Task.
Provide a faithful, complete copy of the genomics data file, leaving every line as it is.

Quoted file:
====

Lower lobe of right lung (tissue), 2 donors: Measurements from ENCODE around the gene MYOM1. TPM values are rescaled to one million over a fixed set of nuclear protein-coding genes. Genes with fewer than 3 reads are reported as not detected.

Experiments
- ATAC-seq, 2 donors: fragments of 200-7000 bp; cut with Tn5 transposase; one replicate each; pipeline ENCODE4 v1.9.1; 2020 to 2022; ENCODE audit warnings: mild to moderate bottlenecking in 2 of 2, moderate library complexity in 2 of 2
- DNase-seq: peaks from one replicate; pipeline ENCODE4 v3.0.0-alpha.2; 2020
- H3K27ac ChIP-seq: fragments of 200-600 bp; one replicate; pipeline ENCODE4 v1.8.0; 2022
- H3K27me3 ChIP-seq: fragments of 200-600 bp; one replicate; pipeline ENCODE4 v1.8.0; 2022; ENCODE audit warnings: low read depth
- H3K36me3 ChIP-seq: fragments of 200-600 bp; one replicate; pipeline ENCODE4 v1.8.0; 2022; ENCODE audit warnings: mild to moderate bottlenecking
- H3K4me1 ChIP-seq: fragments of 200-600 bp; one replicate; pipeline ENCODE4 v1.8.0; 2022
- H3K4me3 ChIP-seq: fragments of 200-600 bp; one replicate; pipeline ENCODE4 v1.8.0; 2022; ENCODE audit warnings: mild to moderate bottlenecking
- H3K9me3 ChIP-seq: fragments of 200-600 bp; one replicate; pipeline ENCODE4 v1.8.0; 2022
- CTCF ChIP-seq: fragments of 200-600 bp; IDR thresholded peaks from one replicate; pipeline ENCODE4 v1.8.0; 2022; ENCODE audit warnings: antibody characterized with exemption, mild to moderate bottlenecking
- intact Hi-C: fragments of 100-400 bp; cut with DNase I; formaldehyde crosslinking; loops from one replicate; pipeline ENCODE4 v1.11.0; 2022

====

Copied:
Lower lobe of right lung (tissue), 2 donors: Measurements from ENCODE around the gene MYOM1. TPM values are rescaled to one million over a fixed set of nuclear protein-coding genes. Genes with fewer than 3 reads are reported as not detected.

Experiments
- ATAC-seq, 2 donors: fragments of 200-7000 bp; cut with Tn5 transposase; one replicate each; pipeline ENCODE4 v1.9.1; 2020 to 2022; ENCODE audit warnings: mild to moderate bottlenecking in 2 of 2, moderate library complexity in 2 of 2
- DNase-seq: peaks from one replicate; pipeline ENCODE4 v3.0.0-alpha.2; 2020
- H3K27ac ChIP-seq: fragments of 200-600 bp; one replicate; pipeline ENCODE4 v1.8.0; 2022
- H3K27me3 ChIP-seq: fragments of 200-600 bp; one replicate; pipeline ENCODE4 v1.8.0; 2022; ENCODE audit warnings: low read depth
- H3K36me3 ChIP-seq: fragments of 200-600 bp; one replicate; pipeline ENCODE4 v1.8.0; 2022; ENCODE audit warnings: mild to moderate bottlenecking
- H3K4me1 ChIP-seq: fragments of 200-600 bp; one replicate; pipeline ENCODE4 v1.8.0; 2022
- H3K4me3 ChIP-seq: fragments of 200-600 bp; one replicate; pipeline ENCODE4 v1.8.0; 2022; ENCODE audit warnings: mild to moderate bottlenecking
- H3K9me3 ChIP-seq: fragments of 200-600 bp; one replicate; pipeline ENCODE4 v1.8.0; 2022
- CTCF ChIP-seq: fragments of 200-600 bp; IDR thresholded peaks from one replicate; pipeline ENCODE4 v1.8.0; 2022; ENCODE audit warnings: antibody characterized with exemption, mild to moderate bottlenecking
- intact Hi-C: fragments of 100-400 bp; cut with DNase I; formaldehyde crosslinking; loops from one replicate; pipeline ENCODE4 v1.11.0; 2022